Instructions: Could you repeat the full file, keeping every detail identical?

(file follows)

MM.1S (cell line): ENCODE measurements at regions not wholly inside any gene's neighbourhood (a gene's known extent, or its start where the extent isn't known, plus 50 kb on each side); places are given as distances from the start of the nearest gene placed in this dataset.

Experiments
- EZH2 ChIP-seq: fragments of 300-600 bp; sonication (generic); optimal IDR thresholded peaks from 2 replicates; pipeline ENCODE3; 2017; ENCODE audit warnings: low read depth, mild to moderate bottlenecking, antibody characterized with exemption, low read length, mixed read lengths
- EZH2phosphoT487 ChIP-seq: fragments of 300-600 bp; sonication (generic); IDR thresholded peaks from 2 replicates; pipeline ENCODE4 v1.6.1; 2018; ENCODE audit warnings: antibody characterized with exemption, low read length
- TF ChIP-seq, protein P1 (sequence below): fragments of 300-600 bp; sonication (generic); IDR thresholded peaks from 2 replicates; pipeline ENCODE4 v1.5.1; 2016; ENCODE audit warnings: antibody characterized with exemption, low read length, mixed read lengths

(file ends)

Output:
MM.1S (cell line): ENCODE measurements at regions not wholly inside any gene's neighbourhood (a gene's known extent, or its start where the extent isn't known, plus 50 kb on each side); places are given as distances from the start of the nearest gene placed in this dataset.

Experiments
- EZH2 ChIP-seq: fragments of 300-600 bp; sonication (generic); optimal IDR thresholded peaks from 2 replicates; pipeline ENCODE3; 2017; ENCODE audit warnings: low read depth, mild to moderate bottlenecking, antibody characterized with exemption, low read length, mixed read lengths
- EZH2phosphoT487 ChIP-seq: fragments of 300-600 bp; sonication (generic); IDR thresholded peaks from 2 replicates; pipeline ENCODE4 v1.6.1; 2018; ENCODE audit warnings: antibody characterized with exemption, low read length
- TF ChIP-seq, protein P1 (sequence below): fragments of 300-600 bp; sonication (generic); IDR thresholded peaks from 2 replicates; pipeline ENCODE4 v1.5.1; 2016; ENCODE audit warnings: antibody characterized with exemption, low read length, mixed read lengths